Below is a copy of my current fabric script. It has turned into a bit of a monster but I am quite happy that there is nothing in there that does not get at least some regular use. The targets (apologies, but I am in the habit of calling the defs below targets from my days spent using Apache Ant) I mostly use are serve, backup and publish. You may notice that both the targets concerned with committing code to git repos support optional commit messages, something I thought was quite a nice touch.

import time

from fabric.api import local, settings, env, cd
import fabric.contrib.project as project
import os

# There must be at least a file in the configs directory.
import configs.local_settings as conf

# Local path configuration (can be absolute or relative to fabfile) - they are
# all added to env for convenience & abuse.

# Repo settings - from
env.git_url = conf.URL1
env.git_backup_url = conf.URL2
env.host_repo = conf.PUBLISH_REPO
env.build_repo = conf.BUILD_REPO
env.host_backup_repo = conf.PUBLISH_BACKUP_REPO

# Local file paths
env.config_path = './configs'
env.local_settings_file = ''
env.deploy_settings_file = ''
env.project_path = '../build'
env.deploy_path = '../deploy'
env.local_path = '../local'
env.content_path = './content'

def clean():
    Cleans and recreates local copy directory
    if os.path.isdir(DEPLOY_PATH):
        local('rm -rf {local_path}'.format(**env))
        local('mkdir {local_path}'.format(**env))

def kill():
    Kills errant SimpleHTTPServer processes - always outputs an error but works nevertheless
    with settings(warn_only=True):
        local('ps aux | grep SimpleHTTPServer | awk \'{print $2}\' | xargs kill -9')

def build():
    Runs local build with debug output - pushes out content to local copy directory, using local settings
    local('pelican -D {content_path} -o {local_path} -s {config_path}/{local_settings_file}'.format(**env))

def backup(commit_msg=False):
    Backs up this local copy to bitbucket with an optional " delimited commit message.
    with lcd(env.project_path):
        if commit_msg is False:
            command = 'git commit -S -m "Back up {0}"'
            command = 'git commit -S -m "Back up {0} - {1}"'

        local('git add -A .'.format(**env))
            time.strftime("%d %b %Y %H:%M:%S", time.localtime()), commit_msg, **env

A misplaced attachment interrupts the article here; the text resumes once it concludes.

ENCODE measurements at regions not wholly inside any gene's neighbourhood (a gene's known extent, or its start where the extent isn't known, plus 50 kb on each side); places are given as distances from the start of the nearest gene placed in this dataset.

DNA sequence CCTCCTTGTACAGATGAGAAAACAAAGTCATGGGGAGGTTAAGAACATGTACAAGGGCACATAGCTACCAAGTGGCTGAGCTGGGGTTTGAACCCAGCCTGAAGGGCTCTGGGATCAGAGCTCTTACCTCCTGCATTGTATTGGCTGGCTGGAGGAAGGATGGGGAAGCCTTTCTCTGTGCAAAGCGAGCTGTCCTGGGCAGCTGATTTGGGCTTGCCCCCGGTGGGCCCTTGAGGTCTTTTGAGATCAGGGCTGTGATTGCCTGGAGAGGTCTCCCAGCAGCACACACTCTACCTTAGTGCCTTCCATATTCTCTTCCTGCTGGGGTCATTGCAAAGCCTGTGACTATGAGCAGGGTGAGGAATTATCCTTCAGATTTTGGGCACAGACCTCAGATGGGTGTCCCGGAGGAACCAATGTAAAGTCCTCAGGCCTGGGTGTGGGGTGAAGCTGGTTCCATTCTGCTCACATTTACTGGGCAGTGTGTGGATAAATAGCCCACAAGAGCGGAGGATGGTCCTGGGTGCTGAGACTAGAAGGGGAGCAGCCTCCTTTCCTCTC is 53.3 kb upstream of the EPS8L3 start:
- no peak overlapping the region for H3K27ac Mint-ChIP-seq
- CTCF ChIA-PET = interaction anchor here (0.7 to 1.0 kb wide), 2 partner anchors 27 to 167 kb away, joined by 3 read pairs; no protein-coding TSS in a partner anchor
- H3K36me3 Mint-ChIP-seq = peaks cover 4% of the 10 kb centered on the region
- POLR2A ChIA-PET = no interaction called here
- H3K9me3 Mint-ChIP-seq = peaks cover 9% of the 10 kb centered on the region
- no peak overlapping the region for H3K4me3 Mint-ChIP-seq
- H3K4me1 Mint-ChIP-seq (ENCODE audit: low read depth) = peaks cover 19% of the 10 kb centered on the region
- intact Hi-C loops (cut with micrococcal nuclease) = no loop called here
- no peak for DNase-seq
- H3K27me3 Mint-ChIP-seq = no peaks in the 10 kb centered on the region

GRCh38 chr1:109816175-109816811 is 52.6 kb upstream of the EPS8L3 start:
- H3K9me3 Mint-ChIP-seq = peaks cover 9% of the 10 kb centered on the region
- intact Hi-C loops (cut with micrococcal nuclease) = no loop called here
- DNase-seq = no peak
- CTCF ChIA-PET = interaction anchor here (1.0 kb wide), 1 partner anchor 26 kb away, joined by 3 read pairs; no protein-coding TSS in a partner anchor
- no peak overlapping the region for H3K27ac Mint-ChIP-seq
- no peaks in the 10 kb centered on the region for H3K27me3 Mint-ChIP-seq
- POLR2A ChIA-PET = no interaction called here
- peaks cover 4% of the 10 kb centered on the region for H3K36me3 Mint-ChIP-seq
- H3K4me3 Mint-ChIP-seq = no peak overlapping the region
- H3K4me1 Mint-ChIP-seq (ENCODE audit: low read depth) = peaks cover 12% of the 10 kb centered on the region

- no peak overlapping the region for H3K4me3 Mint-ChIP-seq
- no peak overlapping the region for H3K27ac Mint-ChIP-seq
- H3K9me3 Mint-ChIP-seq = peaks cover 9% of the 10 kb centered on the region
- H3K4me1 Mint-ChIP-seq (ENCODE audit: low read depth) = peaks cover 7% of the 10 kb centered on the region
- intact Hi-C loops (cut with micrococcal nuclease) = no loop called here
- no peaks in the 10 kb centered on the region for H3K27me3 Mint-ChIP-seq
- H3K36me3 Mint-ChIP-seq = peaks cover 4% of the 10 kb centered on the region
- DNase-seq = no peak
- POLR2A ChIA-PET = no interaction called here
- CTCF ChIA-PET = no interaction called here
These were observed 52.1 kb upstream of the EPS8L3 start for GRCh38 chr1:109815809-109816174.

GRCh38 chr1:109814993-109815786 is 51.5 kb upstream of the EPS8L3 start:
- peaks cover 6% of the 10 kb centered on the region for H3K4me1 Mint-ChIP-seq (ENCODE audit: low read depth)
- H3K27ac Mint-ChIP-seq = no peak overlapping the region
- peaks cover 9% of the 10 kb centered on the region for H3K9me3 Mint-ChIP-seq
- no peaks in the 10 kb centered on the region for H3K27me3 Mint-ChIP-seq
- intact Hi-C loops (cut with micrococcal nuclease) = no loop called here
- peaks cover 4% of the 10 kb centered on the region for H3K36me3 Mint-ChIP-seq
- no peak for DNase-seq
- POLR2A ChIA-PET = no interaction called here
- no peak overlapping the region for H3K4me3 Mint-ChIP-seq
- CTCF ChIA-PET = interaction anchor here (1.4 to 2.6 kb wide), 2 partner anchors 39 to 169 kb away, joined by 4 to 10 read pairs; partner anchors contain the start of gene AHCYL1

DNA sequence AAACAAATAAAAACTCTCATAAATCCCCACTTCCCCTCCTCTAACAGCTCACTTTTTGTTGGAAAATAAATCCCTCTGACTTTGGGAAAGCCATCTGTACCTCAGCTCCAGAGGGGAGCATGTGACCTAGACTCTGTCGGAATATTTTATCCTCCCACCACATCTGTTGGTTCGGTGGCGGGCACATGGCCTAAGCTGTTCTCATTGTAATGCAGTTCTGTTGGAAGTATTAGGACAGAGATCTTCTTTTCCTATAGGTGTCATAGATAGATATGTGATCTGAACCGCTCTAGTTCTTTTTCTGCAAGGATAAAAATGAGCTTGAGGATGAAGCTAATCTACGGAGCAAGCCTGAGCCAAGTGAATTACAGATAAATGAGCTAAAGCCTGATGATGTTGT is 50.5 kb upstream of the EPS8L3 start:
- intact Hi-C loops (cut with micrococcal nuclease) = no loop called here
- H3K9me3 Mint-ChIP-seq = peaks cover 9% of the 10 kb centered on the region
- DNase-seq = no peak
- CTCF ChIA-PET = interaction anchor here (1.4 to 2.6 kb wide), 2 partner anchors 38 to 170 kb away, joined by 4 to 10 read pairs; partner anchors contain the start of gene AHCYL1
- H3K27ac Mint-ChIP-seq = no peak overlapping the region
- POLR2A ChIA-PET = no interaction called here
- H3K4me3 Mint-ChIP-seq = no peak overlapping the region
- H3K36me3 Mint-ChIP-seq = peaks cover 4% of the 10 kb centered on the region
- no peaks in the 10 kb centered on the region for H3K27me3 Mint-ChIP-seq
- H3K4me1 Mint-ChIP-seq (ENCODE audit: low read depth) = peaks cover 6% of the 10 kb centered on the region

local('git push {git_backup_url}/{build_repo} master'.format(**env))

def rebuild():
    Cleans and pushes content to local copy directory, running clean() and build()

def remove_drafts():
    Removes drafts from deploy_path/drafts as we don't want publicly accessible
    with lcd(env.deploy_path):
        local('rm -fr drafts'.format(**env))

def regenerate():
    Regenerates site content
    local('pelican -r -s {local_settings_file}'.format(**env))

def serve():
    Serves content from local copy directory, calling clean() and build() beforehand
    with lcd(env.local_path):
        local('python -m SimpleHTTPServer'.format(**env))

def pub_deploy():
    Prepares for publishing - runs non debug build to deployment path output
    with lcd(env.deploy_path):
        local('rm -fr *'.format(**env));
    local('pelican {content_path} -o {deploy_path} -s {config_path}/{deploy_settings_file}'.format(**env))

def publish(commit_msg=False):
    Makes a build over to the deploy path, using deployment settings, cleaning up beforehand with pub_deploy() with an optional " delimited commit message.
    with lcd(env.deploy_path):
        if commit_msg is False:
            command = 'git commit -S -m "Publication {0}"'
            command = 'git commit -S -m "Publication {0} - {1}"'

    # Publish to deployment directory
    # Remove draft htmls - don't want them in a public repo
    # Git add and commit
    with lcd(env.deploy_path):
        local('git add -A .'.format(**env))
            time.strftime("%d %b %Y %H:%M:%S", time.localtime()), commit_msg, **env
        local('git push {git_url}/{host_repo} master'.format(**env))
        local('git push {git_backup_url}/{host_backup_repo} master'.format(**env))

So there you have it, not quite as brief as I intended... feel free to pass comment, suggest improvements etc.